What can an individual do to help students experiencing adversity?
A few years ago, I met a young man named Cody Coleman.
Cody’s story begins in the Monmouth County Correctional Institution, where his mother was serving time for threatening to kill the child of a senator. Cody’s childhood was chaotic and uncertain. When he told me the bare facts, my heart broke for the little boy who, against all odds, grew up to thrive in every possible sense of the word.
Today, after earning his Ph.D. in computer science at Stanford, Cody is the co-founder and CEO of an artificial intelligence startup, Coactive. He is exceptionally kind. He smiles more easily than any other person I know. And he signs off every email with “make it a good day.”
The latest research on adversity shows that the story of Cody Coleman is the exception, not the rule. What doesn’t kill you may make you stronger, but for the majority of young people, the kind of poverty and neglect that defined Cody’s childhood are not crucibles of character development but, instead, the beginning of vicious cycles of stress and dysregulation.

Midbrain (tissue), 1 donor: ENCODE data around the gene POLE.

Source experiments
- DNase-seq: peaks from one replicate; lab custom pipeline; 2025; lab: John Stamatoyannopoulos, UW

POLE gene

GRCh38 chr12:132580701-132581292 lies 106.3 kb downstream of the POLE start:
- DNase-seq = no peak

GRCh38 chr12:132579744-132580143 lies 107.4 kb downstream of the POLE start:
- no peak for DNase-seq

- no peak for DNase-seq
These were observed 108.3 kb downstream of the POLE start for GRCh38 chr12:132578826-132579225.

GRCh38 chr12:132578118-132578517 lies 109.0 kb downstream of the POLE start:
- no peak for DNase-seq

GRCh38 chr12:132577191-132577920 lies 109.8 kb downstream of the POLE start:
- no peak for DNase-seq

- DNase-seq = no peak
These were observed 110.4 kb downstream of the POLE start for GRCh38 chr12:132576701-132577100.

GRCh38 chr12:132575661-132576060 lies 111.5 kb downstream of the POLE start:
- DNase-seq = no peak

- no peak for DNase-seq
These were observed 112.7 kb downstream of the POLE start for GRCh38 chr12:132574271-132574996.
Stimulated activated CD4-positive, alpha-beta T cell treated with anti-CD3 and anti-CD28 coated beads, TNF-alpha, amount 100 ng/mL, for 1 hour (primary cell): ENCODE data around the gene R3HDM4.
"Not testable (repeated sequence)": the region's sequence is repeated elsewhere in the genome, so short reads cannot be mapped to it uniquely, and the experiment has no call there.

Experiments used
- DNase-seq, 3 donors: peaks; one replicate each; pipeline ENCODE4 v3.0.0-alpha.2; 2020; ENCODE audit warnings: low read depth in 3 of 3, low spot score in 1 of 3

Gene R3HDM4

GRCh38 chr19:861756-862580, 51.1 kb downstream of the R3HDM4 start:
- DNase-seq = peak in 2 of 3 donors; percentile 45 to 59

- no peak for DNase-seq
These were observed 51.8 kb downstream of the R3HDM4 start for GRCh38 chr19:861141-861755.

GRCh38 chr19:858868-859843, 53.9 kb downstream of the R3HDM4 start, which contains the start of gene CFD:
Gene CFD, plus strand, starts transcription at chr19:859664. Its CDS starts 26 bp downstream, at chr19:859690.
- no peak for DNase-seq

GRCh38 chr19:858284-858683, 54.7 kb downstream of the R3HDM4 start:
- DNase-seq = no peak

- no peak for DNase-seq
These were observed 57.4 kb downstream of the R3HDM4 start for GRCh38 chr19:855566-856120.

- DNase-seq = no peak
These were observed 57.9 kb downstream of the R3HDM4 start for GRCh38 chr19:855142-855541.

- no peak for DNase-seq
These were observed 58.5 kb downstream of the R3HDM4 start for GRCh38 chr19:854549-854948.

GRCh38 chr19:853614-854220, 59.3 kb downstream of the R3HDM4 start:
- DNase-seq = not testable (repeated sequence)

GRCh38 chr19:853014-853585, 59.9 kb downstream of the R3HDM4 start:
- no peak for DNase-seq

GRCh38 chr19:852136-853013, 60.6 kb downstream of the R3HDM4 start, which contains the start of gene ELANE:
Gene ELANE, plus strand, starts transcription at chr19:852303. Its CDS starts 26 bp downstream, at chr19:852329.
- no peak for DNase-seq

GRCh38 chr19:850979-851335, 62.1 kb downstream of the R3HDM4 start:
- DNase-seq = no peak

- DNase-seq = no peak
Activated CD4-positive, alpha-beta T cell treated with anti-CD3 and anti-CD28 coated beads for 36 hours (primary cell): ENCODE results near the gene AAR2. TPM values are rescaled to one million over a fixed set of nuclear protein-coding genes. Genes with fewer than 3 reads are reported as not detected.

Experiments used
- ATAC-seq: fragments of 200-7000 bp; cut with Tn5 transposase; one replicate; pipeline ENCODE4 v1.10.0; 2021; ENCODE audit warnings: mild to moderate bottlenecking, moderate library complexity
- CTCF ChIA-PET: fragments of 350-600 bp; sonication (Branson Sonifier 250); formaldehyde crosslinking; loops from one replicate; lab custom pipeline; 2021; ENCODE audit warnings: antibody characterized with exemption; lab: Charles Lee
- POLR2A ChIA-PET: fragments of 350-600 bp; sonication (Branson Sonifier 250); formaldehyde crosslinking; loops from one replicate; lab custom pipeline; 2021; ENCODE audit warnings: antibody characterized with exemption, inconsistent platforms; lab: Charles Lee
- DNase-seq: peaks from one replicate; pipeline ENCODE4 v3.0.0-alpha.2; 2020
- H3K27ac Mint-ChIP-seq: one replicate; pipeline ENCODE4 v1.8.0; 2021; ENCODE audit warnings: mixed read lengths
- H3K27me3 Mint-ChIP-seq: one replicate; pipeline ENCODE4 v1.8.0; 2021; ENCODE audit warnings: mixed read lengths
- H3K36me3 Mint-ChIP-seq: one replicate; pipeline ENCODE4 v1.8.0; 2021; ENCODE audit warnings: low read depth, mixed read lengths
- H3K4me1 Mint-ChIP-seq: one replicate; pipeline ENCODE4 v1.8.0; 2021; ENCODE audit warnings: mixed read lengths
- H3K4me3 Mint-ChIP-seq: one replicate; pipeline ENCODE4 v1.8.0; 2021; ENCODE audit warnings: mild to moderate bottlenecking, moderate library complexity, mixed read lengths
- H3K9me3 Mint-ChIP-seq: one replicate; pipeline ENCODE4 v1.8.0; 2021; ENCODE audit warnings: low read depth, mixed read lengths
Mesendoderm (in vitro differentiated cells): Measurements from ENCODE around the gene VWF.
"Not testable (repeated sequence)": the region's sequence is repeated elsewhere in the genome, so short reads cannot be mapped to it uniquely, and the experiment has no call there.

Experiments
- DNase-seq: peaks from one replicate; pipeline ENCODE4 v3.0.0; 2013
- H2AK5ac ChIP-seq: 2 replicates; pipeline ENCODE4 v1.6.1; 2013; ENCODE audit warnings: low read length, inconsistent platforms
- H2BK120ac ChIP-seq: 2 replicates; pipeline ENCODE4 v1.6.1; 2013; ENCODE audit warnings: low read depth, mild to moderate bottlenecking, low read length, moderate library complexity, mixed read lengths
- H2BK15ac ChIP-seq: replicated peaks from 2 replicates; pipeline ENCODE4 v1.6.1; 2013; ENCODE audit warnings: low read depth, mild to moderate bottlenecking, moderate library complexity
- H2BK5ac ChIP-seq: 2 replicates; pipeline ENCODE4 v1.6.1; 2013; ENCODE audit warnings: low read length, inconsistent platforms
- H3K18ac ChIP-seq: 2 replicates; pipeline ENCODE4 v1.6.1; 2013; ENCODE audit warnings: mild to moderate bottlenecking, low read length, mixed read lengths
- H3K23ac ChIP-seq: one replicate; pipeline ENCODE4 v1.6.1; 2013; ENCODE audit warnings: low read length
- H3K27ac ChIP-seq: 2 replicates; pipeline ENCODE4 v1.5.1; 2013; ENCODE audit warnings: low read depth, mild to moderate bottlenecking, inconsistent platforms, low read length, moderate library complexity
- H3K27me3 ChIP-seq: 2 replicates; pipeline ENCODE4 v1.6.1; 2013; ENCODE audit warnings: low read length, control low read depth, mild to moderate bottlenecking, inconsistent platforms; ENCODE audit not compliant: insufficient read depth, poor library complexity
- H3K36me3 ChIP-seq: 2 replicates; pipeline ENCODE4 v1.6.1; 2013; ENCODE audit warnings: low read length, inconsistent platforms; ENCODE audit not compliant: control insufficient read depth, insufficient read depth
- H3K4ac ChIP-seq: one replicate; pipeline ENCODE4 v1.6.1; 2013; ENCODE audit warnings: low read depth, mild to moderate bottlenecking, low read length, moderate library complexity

By some estimates, fewer than 1 in 10 individuals who suffer serious adversity end up thriving in the multidimensional way that Cody is thriving.
When I think of Cody, I think of the last two lines of the poem “Invictus”: “I am the master of my fate, I am the captain of my soul.”
But I also think of the people in Cody’s life who helped him change his trajectory. Cody’s oldest brother Shawn, who planted the improbable idea of going to college. His trigonometry teacher Chantel, who offered him the attention, love, and day-to-day care she gave her own children, and whom today Cody calls “Mom.” And Norm, the teacher who vowed and made good on the promise: “I’ll make sure you never go hungry.”
Collectively, the people who cared for Cody helped him “circle-jump” from Winslow Township High School to MIT, from MIT to Google, from Google to Stanford.
What lessons can we take from the rarity of Cody’s journey?
Don’t assume that adversity in the absence of support makes anyone stronger.
Do look for ways you can be the Shawn, Chantel, or Norm in the life of a young person who needs you. The roots of resilience are relationships.
The opinions expressed in Ask a Psychologist: Helping Students Thrive Now are strictly those of the author(s) and do not reflect the opinions or endorsement of Editorial Projects in Education, or any of its publications.